This is the world's lightest wooden table.

It's crafted from .8mm 3-ply birchwood, the same stuff used in the world's largest wood airplane, the Hughes H-4 Hercules.

But from some angles, you'll see another trick.

The wood is corrugated for light structural support.

It looks a bit like cardboard, to be honest.

But this design means it uses 70% to 80% less material than comparable tables.

Plus, it's a pretty neat aesthetic.

The table is being produced in limited quantities.

Pricing is available upon request.

Pricing is available upon request.

Pricing is available upon request.

This Is The World’s Lightest Wood Table

The 8-foot-long table weighs a mere 20 pounds. The trick? Use timber generally reserved for aircraft.

Fine wood tables are generally sought for their supreme durability. Like a mighty oak tree, they root in a dining room, steadfast until their owner moves and plants them somewhere else. But a new table designed by Benjamin Hubert takes the exact opposite approach: Make it so light that a child could move it, unassisted.

Hubert claims that the Ripple is the world’s lightest timber table. At 8 feet long, the Ripple weighs a mere 20 pounds. That might not sound so impressive--exactly how heavy does 20 pounds feel?--until you compare it to your average folding metal and wood banquet table, which is roughly triple the weight.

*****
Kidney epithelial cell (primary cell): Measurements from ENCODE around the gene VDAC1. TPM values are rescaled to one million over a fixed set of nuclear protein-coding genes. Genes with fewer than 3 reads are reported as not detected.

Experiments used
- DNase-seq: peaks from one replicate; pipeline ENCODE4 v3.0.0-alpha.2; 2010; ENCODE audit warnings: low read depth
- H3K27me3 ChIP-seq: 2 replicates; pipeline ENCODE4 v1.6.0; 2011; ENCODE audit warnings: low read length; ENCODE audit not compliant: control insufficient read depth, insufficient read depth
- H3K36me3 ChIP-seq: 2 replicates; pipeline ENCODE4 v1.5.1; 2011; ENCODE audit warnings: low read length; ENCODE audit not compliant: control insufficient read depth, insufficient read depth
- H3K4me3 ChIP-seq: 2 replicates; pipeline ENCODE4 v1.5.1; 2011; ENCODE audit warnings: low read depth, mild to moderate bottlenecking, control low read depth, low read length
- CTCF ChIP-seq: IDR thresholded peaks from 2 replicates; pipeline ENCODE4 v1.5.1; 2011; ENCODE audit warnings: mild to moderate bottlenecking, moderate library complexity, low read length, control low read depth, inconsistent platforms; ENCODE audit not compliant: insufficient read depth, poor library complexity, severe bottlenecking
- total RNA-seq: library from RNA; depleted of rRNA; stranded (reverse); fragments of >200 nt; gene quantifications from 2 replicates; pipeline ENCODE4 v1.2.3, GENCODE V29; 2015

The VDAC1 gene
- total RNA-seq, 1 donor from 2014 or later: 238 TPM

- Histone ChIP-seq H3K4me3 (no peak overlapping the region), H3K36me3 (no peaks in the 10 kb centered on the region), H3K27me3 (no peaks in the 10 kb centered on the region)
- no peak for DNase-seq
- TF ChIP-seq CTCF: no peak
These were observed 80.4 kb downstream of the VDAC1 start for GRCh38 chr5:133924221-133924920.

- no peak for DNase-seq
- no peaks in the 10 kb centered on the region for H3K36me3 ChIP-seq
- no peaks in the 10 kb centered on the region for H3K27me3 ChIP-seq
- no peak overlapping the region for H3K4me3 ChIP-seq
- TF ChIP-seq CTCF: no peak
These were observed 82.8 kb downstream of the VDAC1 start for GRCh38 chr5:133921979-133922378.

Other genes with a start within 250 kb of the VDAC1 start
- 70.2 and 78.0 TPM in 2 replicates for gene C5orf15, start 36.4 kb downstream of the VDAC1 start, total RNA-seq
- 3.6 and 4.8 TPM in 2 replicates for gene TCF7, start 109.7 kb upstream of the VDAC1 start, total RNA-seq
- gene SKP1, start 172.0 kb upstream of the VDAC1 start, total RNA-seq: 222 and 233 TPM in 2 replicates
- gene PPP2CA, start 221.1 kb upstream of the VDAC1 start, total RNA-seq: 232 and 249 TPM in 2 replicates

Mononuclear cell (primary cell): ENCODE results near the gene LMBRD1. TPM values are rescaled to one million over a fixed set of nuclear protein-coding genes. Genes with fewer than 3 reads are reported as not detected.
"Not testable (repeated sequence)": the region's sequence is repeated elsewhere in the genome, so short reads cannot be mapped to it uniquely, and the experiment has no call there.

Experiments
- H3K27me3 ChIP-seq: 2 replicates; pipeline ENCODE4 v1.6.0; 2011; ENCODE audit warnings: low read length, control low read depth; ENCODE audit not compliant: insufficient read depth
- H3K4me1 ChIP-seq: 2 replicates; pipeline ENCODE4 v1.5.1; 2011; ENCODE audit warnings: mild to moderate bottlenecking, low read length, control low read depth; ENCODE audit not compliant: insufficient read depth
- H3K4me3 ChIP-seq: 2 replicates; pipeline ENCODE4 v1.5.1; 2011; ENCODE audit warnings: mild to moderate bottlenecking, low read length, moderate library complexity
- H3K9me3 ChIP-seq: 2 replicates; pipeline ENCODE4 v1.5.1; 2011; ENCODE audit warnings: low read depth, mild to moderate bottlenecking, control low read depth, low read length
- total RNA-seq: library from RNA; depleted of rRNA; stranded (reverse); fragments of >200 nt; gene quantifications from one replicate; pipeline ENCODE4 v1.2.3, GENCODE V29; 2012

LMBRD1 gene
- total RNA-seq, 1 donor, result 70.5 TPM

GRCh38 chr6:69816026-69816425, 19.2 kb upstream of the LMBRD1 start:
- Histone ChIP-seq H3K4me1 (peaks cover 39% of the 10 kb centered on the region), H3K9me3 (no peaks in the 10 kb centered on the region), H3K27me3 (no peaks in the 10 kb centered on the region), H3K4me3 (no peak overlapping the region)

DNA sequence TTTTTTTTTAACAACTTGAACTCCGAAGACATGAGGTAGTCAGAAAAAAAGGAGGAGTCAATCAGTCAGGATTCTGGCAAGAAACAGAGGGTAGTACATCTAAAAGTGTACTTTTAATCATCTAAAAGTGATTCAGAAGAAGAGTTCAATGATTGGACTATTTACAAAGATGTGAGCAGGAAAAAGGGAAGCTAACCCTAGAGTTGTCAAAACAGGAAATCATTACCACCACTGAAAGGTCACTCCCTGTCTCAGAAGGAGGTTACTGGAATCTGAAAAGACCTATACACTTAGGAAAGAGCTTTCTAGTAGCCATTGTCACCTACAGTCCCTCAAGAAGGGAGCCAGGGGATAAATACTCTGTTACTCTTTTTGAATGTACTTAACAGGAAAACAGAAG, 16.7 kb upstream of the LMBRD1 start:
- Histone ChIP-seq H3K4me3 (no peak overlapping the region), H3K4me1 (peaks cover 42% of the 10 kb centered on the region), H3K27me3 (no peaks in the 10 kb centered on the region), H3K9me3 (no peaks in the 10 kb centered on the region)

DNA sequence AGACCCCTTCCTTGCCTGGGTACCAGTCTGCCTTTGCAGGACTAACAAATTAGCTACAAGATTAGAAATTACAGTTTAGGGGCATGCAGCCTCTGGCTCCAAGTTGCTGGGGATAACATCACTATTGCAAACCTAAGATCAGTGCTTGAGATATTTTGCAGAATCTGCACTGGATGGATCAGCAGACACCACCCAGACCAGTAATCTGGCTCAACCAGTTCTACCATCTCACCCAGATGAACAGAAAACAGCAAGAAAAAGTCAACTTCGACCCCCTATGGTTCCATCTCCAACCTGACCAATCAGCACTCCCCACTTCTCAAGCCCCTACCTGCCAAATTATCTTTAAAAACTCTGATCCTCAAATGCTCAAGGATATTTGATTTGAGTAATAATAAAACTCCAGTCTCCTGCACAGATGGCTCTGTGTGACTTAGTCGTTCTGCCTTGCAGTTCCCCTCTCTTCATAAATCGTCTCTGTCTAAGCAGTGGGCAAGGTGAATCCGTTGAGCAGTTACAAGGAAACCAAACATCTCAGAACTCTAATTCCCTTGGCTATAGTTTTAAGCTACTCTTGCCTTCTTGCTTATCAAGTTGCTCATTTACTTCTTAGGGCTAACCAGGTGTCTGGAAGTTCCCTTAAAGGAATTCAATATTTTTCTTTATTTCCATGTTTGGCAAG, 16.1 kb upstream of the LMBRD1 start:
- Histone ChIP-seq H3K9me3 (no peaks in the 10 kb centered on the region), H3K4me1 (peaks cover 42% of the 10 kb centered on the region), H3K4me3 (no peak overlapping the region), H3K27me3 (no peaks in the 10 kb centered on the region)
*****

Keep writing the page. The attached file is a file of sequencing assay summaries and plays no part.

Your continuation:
Hubert’s trick was to build the table entirely from 3-ply .8mm birch aircraft plywood--the same Canadian-sourced wood used in the world’s largest all-timber plane, the Hughes H-4 Hercules. Think of it as the same “aircraft-grade aluminum” approach we’ve seen popularized by Apple in consumer electronics, simply applied to wood furniture. Then, beyond the choice of material itself, Hubert, alongside manufacturer Corelam, also corrugated and pressure-treated the table. The structure almost resembles cardboard in this regard, filled with air pockets that ensure light structural integrity. A happy side effect: it uses 70% to 80% less material than a typical wood table, Hubert says.

The piece was dubbed an “internal studio research project,” but Hubert is producing limited quantities for sale. Pricing is available upon request.

See more here.

[Hat tip: Gizmag]

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